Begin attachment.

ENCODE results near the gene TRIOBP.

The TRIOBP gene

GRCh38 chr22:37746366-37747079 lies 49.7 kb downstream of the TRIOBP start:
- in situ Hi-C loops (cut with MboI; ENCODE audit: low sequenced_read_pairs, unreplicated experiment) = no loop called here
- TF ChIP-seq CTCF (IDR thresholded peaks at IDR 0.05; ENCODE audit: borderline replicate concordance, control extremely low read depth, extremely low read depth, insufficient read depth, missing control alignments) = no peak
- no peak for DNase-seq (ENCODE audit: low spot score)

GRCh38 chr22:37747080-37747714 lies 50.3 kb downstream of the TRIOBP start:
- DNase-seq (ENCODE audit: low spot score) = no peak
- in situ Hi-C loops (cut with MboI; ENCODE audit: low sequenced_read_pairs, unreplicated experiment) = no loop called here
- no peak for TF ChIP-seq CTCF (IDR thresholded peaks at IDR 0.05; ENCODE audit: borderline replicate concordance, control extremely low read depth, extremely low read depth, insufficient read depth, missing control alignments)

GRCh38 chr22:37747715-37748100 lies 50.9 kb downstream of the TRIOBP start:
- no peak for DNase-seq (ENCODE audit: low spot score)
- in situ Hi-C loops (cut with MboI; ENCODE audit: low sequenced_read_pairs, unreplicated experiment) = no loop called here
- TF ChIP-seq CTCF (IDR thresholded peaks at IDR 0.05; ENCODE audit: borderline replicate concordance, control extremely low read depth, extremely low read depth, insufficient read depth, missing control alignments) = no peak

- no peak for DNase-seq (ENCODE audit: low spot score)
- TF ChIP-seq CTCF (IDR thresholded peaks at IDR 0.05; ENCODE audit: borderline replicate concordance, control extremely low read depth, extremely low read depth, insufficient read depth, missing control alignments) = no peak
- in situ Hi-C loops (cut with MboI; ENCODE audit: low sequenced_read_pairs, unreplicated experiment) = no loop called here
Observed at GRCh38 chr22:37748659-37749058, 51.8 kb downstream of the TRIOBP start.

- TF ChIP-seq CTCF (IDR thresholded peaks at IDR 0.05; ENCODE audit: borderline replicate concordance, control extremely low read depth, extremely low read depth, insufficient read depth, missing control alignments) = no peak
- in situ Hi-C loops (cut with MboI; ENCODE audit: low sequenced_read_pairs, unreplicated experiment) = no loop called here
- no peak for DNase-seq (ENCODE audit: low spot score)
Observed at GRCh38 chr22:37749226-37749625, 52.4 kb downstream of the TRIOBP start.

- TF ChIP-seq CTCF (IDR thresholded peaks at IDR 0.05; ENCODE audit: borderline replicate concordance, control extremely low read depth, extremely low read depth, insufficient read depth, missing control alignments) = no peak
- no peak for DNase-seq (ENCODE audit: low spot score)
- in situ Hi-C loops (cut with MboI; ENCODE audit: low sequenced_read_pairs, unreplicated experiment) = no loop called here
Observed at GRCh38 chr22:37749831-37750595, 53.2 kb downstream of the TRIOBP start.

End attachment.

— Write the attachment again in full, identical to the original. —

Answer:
ENCODE results near the gene TRIOBP.

The TRIOBP gene

GRCh38 chr22:37746366-37747079 lies 49.7 kb downstream of the TRIOBP start:
- in situ Hi-C loops (cut with MboI; ENCODE audit: low sequenced_read_pairs, unreplicated experiment) = no loop called here
- TF ChIP-seq CTCF (IDR thresholded peaks at IDR 0.05; ENCODE audit: borderline replicate concordance, control extremely low read depth, extremely low read depth, insufficient read depth, missing control alignments) = no peak
- no peak for DNase-seq (ENCODE audit: low spot score)

GRCh38 chr22:37747080-37747714 lies 50.3 kb downstream of the TRIOBP start:
- DNase-seq (ENCODE audit: low spot score) = no peak
- in situ Hi-C loops (cut with MboI; ENCODE audit: low sequenced_read_pairs, unreplicated experiment) = no loop called here
- no peak for TF ChIP-seq CTCF (IDR thresholded peaks at IDR 0.05; ENCODE audit: borderline replicate concordance, control extremely low read depth, extremely low read depth, insufficient read depth, missing control alignments)

GRCh38 chr22:37747715-37748100 lies 50.9 kb downstream of the TRIOBP start:
- no peak for DNase-seq (ENCODE audit: low spot score)
- in situ Hi-C loops (cut with MboI; ENCODE audit: low sequenced_read_pairs, unreplicated experiment) = no loop called here
- TF ChIP-seq CTCF (IDR thresholded peaks at IDR 0.05; ENCODE audit: borderline replicate concordance, control extremely low read depth, extremely low read depth, insufficient read depth, missing control alignments) = no peak

- no peak for DNase-seq (ENCODE audit: low spot score)
- TF ChIP-seq CTCF (IDR thresholded peaks at IDR 0.05; ENCODE audit: borderline replicate concordance, control extremely low read depth, extremely low read depth, insufficient read depth, missing control alignments) = no peak
- in situ Hi-C loops (cut with MboI; ENCODE audit: low sequenced_read_pairs, unreplicated experiment) = no loop called here
Observed at GRCh38 chr22:37748659-37749058, 51.8 kb downstream of the TRIOBP start.

- TF ChIP-seq CTCF (IDR thresholded peaks at IDR 0.05; ENCODE audit: borderline replicate concordance, control extremely low read depth, extremely low read depth, insufficient read depth, missing control alignments) = no peak
- in situ Hi-C loops (cut with MboI; ENCODE audit: low sequenced_read_pairs, unreplicated experiment) = no loop called here
- no peak for DNase-seq (ENCODE audit: low spot score)
Observed at GRCh38 chr22:37749226-37749625, 52.4 kb downstream of the TRIOBP start.

- TF ChIP-seq CTCF (IDR thresholded peaks at IDR 0.05; ENCODE audit: borderline replicate concordance, control extremely low read depth, extremely low read depth, insufficient read depth, missing control alignments) = no peak
- no peak for DNase-seq (ENCODE audit: low spot score)
- in situ Hi-C loops (cut with MboI; ENCODE audit: low sequenced_read_pairs, unreplicated experiment) = no loop called here
Observed at GRCh38 chr22:37749831-37750595, 53.2 kb downstream of the TRIOBP start.